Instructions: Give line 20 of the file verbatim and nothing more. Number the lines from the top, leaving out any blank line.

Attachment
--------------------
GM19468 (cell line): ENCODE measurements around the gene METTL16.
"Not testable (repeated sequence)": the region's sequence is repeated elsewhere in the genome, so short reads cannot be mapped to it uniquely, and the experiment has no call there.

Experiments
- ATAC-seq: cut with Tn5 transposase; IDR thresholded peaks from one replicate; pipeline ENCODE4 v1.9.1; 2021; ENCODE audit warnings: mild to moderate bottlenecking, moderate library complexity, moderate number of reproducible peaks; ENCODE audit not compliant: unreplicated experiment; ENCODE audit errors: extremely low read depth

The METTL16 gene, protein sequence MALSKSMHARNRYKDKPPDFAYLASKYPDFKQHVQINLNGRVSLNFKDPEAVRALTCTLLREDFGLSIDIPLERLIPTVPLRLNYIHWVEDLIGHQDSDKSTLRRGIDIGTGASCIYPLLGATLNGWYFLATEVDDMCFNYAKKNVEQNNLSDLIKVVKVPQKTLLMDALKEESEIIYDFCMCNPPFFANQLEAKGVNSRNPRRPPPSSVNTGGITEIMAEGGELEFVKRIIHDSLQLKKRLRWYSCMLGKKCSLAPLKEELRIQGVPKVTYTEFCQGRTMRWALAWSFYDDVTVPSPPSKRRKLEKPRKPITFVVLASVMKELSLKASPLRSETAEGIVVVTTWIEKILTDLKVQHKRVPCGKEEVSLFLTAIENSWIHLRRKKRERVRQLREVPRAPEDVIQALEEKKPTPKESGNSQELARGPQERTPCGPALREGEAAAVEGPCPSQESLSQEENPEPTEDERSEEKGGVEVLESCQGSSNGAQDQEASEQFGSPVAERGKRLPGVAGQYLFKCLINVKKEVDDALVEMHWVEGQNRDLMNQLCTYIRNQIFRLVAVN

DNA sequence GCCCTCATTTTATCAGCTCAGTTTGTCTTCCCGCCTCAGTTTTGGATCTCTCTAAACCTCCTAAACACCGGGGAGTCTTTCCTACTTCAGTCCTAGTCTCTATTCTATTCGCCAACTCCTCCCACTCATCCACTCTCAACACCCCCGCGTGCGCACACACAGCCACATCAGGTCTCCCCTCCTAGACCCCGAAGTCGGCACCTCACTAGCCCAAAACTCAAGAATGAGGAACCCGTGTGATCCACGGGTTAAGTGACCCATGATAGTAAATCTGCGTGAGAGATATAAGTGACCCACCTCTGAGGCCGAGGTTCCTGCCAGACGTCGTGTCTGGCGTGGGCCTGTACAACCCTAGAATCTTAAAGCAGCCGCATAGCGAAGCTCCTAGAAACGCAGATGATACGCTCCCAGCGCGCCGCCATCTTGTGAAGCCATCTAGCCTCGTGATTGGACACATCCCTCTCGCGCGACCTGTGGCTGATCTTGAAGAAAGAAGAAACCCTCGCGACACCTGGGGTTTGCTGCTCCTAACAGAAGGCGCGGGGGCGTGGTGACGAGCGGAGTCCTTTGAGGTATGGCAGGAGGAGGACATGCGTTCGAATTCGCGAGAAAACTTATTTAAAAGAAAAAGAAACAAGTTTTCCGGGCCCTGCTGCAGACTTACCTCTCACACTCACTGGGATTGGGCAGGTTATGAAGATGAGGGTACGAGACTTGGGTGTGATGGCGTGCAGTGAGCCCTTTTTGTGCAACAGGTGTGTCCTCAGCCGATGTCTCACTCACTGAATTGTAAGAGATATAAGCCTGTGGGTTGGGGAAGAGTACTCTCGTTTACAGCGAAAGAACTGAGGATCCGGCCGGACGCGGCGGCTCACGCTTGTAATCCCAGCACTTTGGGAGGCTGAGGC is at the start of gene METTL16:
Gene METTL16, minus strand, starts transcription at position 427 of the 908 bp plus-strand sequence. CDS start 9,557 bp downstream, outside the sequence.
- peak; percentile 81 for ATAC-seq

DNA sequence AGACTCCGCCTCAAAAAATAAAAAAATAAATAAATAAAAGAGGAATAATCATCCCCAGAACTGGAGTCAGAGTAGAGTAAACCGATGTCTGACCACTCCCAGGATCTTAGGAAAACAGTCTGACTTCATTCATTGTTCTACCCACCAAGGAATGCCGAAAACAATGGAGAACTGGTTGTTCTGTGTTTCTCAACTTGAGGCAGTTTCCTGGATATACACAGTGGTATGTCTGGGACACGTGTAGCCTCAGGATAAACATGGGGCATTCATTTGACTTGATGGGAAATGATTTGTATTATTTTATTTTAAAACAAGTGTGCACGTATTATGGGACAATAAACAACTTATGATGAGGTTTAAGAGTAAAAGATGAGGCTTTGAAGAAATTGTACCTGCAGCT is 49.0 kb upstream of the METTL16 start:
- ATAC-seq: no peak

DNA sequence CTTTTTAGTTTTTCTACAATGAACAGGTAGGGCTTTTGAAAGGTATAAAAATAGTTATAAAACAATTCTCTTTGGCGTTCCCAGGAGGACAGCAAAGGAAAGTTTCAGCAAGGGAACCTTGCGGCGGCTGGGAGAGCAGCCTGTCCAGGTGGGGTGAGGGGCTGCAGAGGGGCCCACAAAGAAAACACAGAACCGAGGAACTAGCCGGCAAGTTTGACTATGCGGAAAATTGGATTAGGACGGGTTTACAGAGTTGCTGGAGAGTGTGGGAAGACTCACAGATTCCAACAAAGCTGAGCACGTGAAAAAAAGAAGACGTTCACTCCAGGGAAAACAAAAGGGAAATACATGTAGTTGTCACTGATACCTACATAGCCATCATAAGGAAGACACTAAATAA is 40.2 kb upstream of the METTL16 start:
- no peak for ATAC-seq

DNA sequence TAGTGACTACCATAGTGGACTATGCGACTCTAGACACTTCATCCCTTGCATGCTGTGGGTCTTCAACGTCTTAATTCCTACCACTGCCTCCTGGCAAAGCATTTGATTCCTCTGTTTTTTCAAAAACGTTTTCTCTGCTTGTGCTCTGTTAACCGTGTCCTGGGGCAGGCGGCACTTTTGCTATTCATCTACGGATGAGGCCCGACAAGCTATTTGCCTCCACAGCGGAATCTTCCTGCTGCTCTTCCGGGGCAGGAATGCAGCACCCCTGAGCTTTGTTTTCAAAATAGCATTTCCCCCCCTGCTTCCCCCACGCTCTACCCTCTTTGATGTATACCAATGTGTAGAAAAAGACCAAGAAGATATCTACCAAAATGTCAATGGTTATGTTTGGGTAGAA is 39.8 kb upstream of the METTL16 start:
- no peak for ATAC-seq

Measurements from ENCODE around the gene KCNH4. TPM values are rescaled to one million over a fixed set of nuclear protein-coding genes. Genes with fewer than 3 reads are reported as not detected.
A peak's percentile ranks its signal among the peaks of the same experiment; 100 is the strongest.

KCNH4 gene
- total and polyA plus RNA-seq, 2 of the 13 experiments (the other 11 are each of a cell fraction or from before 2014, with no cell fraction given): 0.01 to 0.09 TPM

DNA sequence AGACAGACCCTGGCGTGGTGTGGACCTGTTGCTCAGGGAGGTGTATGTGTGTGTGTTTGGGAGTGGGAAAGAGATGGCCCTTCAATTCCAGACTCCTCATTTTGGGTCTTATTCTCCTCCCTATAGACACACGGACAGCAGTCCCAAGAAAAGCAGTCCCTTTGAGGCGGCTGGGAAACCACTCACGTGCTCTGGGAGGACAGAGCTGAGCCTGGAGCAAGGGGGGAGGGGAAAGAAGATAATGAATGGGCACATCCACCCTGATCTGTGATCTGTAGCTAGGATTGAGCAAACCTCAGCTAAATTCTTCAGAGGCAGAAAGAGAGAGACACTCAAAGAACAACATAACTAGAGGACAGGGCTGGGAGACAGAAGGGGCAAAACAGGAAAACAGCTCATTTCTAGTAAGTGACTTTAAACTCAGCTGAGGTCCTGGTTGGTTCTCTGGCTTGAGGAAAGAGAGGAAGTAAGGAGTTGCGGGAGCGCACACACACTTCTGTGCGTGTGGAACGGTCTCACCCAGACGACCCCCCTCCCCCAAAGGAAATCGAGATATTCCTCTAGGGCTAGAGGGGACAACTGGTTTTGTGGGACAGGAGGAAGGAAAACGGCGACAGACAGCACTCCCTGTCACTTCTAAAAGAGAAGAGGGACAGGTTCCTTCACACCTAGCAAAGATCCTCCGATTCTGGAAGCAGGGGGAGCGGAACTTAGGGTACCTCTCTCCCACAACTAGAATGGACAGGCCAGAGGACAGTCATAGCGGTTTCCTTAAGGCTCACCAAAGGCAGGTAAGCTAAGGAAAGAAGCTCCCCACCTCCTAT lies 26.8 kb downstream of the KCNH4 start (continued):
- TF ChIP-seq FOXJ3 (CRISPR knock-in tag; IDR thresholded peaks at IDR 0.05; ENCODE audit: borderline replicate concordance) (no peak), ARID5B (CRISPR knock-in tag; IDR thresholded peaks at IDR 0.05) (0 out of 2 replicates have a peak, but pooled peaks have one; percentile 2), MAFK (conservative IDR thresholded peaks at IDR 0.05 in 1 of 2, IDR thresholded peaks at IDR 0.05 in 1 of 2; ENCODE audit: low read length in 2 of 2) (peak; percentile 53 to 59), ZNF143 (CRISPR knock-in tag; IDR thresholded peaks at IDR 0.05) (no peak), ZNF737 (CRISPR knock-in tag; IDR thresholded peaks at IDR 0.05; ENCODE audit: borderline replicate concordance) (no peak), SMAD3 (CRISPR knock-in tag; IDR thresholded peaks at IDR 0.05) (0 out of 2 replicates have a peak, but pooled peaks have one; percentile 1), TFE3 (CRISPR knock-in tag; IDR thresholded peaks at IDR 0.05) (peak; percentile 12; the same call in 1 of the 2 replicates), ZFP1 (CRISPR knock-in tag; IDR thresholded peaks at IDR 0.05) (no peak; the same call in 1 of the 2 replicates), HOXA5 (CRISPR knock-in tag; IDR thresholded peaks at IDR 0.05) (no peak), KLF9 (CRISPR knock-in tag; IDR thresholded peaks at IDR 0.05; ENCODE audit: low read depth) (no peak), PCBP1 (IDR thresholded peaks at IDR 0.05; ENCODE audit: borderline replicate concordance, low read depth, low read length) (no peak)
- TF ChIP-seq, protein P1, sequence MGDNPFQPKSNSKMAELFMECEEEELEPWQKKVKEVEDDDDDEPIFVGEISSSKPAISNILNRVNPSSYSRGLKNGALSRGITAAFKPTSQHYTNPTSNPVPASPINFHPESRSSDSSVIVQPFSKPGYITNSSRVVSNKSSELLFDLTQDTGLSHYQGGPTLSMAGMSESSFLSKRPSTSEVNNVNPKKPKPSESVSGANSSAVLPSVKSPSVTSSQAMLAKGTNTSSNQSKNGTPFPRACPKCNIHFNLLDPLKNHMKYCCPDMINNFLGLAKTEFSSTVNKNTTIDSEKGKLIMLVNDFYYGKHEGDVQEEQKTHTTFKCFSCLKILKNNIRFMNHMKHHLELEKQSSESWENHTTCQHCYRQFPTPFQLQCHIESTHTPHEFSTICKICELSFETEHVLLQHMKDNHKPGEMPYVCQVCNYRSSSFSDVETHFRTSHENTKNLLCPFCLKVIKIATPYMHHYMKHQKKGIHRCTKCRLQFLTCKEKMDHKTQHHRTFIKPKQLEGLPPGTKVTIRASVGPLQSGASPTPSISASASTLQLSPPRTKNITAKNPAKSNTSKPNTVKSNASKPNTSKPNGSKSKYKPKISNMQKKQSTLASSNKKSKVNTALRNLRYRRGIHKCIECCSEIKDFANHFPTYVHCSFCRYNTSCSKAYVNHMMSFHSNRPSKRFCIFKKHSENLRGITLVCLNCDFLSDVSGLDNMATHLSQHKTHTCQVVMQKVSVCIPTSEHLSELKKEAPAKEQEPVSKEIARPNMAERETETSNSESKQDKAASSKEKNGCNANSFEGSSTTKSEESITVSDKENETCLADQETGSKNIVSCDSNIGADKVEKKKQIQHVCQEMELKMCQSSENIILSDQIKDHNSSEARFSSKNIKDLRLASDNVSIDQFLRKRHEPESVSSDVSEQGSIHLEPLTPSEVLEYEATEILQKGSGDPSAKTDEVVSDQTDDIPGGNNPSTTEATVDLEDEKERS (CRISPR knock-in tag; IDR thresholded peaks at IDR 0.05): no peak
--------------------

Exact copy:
- TF ChIP-seq FOXJ3 (CRISPR knock-in tag; IDR thresholded peaks at IDR 0.05; ENCODE audit: borderline replicate concordance) (no peak), ARID5B (CRISPR knock-in tag; IDR thresholded peaks at IDR 0.05) (0 out of 2 replicates have a peak, but pooled peaks have one; percentile 2), MAFK (conservative IDR thresholded peaks at IDR 0.05 in 1 of 2, IDR thresholded peaks at IDR 0.05 in 1 of 2; ENCODE audit: low read length in 2 of 2) (peak; percentile 53 to 59), ZNF143 (CRISPR knock-in tag; IDR thresholded peaks at IDR 0.05) (no peak), ZNF737 (CRISPR knock-in tag; IDR thresholded peaks at IDR 0.05; ENCODE audit: borderline replicate concordance) (no peak), SMAD3 (CRISPR knock-in tag; IDR thresholded peaks at IDR 0.05) (0 out of 2 replicates have a peak, but pooled peaks have one; percentile 1), TFE3 (CRISPR knock-in tag; IDR thresholded peaks at IDR 0.05) (peak; percentile 12; the same call in 1 of the 2 replicates), ZFP1 (CRISPR knock-in tag; IDR thresholded peaks at IDR 0.05) (no peak; the same call in 1 of the 2 replicates), HOXA5 (CRISPR knock-in tag; IDR thresholded peaks at IDR 0.05) (no peak), KLF9 (CRISPR knock-in tag; IDR thresholded peaks at IDR 0.05; ENCODE audit: low read depth) (no peak), PCBP1 (IDR thresholded peaks at IDR 0.05; ENCODE audit: borderline replicate concordance, low read depth, low read length) (no peak)